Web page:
Photo: MIT Sea Grant College Program
As the search for oil and natural-gas resources moves into
deeper and deeper water, companies are facing increasing costs. Building and
installing a single offshore drilling platform now costs more than a billion
dollars, so companies are using their platforms as efficiently as possible.
Advances in technology have enabled them to service several oil fields from a
single platform, and much of the infrastructure for well operations has moved
to the seafloor, which may be as much as 4,000 m—almost 2.5 miles—below the
surface. As a result, inspecting, servicing and repairing underwater equipment
has become an ever-greater challenge.
companies accomplish those tasks using remotely operated vehicles (ROVs),
robots that are operated by a person aboard a surface vessel. Because radio
signals do not propagate through seawater, the ROVs are connected to the vessel
by cables that carry data as well as power. But as the distance between a
platform and its wells has increased, the cables, or “tethers,” have become
longer and heavier. To support that weight, the vessels needed to launch and
recover them have become larger and more expensive. Running an ROV and its ship
now costs around $250,000 per day.
the past two decades, Massachusetts Institute of Technology (MIT) researchers
have been working on a different approach, motivated by the notion that “small
is good”—the operating premise of Chryssostomos Chryssostomidis, director of
the MIT Sea Grant College Program, the Doherty Professor of Ocean Science and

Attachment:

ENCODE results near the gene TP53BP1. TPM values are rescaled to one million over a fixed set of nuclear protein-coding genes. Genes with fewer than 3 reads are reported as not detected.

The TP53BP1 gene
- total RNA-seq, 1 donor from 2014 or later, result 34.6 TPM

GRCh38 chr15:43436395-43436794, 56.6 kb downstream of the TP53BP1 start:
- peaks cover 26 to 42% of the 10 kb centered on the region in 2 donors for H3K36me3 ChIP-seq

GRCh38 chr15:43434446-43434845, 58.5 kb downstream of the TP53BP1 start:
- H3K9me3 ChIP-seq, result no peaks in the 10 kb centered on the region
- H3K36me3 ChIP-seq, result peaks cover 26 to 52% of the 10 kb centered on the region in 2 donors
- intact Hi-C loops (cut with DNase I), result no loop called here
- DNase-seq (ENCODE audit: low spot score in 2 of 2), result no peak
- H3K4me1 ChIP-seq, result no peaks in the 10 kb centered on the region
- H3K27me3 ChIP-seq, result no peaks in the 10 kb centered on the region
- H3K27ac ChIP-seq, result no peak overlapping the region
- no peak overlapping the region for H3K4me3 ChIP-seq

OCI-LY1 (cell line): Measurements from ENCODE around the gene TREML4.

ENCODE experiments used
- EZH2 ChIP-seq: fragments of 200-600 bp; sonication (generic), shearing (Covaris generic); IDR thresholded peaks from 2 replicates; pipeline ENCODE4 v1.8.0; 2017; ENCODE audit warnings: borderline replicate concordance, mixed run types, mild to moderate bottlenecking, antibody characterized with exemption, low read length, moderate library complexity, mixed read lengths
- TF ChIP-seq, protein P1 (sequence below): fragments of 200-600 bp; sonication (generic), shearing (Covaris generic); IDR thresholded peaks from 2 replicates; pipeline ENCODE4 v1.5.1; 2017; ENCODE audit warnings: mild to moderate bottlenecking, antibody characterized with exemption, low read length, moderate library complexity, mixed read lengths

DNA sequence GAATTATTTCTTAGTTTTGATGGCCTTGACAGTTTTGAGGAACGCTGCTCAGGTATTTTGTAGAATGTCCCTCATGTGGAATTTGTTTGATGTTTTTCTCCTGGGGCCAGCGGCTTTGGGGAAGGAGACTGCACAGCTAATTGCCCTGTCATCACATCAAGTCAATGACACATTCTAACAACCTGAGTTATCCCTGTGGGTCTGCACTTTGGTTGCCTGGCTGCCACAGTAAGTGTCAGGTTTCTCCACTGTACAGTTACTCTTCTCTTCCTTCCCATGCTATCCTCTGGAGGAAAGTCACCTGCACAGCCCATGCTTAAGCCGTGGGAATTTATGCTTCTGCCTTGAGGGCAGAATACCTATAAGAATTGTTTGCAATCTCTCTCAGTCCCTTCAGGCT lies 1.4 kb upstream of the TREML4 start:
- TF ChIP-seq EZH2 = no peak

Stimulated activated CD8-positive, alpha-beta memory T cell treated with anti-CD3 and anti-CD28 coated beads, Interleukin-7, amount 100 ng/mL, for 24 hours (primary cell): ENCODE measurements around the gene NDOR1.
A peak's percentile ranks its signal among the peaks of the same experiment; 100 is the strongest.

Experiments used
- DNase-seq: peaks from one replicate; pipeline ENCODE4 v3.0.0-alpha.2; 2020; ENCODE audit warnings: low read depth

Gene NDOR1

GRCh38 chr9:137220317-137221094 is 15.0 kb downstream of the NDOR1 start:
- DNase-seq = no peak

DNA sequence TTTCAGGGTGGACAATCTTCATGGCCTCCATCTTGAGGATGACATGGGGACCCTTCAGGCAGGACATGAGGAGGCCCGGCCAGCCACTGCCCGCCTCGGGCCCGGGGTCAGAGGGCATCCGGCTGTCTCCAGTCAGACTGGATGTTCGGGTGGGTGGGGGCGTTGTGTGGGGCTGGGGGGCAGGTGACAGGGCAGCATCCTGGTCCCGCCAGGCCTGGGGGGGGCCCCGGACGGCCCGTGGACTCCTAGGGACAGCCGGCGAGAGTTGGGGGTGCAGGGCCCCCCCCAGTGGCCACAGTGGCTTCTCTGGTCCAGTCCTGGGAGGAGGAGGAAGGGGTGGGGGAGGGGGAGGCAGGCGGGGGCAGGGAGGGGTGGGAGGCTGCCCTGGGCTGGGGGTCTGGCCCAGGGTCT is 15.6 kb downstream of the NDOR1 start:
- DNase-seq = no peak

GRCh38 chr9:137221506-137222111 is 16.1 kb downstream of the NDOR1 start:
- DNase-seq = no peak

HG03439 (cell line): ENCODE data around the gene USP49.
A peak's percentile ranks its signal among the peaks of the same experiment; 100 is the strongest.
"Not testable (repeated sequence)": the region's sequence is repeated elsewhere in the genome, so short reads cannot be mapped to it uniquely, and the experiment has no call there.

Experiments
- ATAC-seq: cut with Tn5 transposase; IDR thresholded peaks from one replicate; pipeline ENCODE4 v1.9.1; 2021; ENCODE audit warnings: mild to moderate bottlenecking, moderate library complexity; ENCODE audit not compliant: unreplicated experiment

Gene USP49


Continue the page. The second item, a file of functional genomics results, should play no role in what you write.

Engineering and professor of mechanical and ocean engineering.
the late 1980s, I suggested a revolutionary concept: an underwater vehicle that
has no tether and travels in the deep ocean without input from an operator,”
proposed AUV would be fully functional, but small enough so that deploying it
wouldn’t require a huge ship. Getting rid of the tether would make it far more
maneuverable and flexible. It could get into small spaces without worrying
about the tether dragging along and getting tangled.
goal, therefore, was to make an AUV that the offshore industry could use to service
its deepwater operations—and that researchers could use to explore and monitor
the deep ocean. To that end, in 1989 Chryssostomidis founded the Autonomous
Underwater Vehicles Laboratory within the MIT Sea Grant College Program, and he
and his colleagues began developing a series of AUVs.
first challenge was how to navigate without knowing details of the deep-sea
landscape. Early efforts were helped by insights from Rodney Brooks, now the
Panasonic Professor of Robotics emeritus. Brooks’ idea was that the AUV—as with
other robots—didn’t need to know anything about its environment. It only needed
to know when it was approaching an obstacle and should go right, left, up, or
down to avoid a collision. “So he enabled me to start developing AUVs without
having to address that problem,” Chryssostomidis says.
then, the laboratory has developed and demonstrated a series of AUVs, all of
them small, relatively inexpensive, and artificially intelligent. Of particular
note was the early “Odyssey” series of vehicles, which had a torpedo shape with
a streamlined horizontal axis designed for efficient cruising. For a decade,
Odyssey II vehicles have run successful surveying missions, demonstrating rapid
long-distance travel and good battery life due to their hydrodynamic
while surveys are important, they are not enough. “The next frontier is going
to be intervention,” Chryssostomidis says. An AUV will examine, say, the
footing of an oil platform or another piece of subsea equipment and then